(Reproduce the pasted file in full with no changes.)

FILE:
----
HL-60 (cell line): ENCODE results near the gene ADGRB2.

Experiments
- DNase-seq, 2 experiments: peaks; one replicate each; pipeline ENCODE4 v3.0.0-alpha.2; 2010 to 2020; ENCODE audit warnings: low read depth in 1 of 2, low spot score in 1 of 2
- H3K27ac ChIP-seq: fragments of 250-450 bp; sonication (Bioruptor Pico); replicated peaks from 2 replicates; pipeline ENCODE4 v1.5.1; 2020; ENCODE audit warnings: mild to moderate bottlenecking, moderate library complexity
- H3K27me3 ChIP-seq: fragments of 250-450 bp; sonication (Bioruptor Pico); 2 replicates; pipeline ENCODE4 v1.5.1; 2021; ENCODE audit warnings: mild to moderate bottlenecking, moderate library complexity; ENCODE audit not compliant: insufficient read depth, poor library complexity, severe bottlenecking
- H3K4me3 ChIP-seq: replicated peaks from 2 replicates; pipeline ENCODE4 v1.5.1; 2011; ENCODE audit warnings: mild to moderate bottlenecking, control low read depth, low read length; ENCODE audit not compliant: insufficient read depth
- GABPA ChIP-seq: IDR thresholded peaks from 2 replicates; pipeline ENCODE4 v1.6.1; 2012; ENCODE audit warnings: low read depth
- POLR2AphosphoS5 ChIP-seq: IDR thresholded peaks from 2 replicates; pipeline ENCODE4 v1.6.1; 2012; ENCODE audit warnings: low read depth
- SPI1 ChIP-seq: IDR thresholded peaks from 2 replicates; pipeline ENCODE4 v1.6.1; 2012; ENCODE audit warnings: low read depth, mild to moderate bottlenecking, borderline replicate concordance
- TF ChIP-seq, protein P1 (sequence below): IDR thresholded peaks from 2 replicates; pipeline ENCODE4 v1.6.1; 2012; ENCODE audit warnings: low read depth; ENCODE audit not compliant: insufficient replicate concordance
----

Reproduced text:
HL-60 (cell line): ENCODE results near the gene ADGRB2.

Experiments
- DNase-seq, 2 experiments: peaks; one replicate each; pipeline ENCODE4 v3.0.0-alpha.2; 2010 to 2020; ENCODE audit warnings: low read depth in 1 of 2, low spot score in 1 of 2
- H3K27ac ChIP-seq: fragments of 250-450 bp; sonication (Bioruptor Pico); replicated peaks from 2 replicates; pipeline ENCODE4 v1.5.1; 2020; ENCODE audit warnings: mild to moderate bottlenecking, moderate library complexity
- H3K27me3 ChIP-seq: fragments of 250-450 bp; sonication (Bioruptor Pico); 2 replicates; pipeline ENCODE4 v1.5.1; 2021; ENCODE audit warnings: mild to moderate bottlenecking, moderate library complexity; ENCODE audit not compliant: insufficient read depth, poor library complexity, severe bottlenecking
- H3K4me3 ChIP-seq: replicated peaks from 2 replicates; pipeline ENCODE4 v1.5.1; 2011; ENCODE audit warnings: mild to moderate bottlenecking, control low read depth, low read length; ENCODE audit not compliant: insufficient read depth
- GABPA ChIP-seq: IDR thresholded peaks from 2 replicates; pipeline ENCODE4 v1.6.1; 2012; ENCODE audit warnings: low read depth
- POLR2AphosphoS5 ChIP-seq: IDR thresholded peaks from 2 replicates; pipeline ENCODE4 v1.6.1; 2012; ENCODE audit warnings: low read depth
- SPI1 ChIP-seq: IDR thresholded peaks from 2 replicates; pipeline ENCODE4 v1.6.1; 2012; ENCODE audit warnings: low read depth, mild to moderate bottlenecking, borderline replicate concordance
- TF ChIP-seq, protein P1 (sequence below): IDR thresholded peaks from 2 replicates; pipeline ENCODE4 v1.6.1; 2012; ENCODE audit warnings: low read depth; ENCODE audit not compliant: insufficient replicate concordance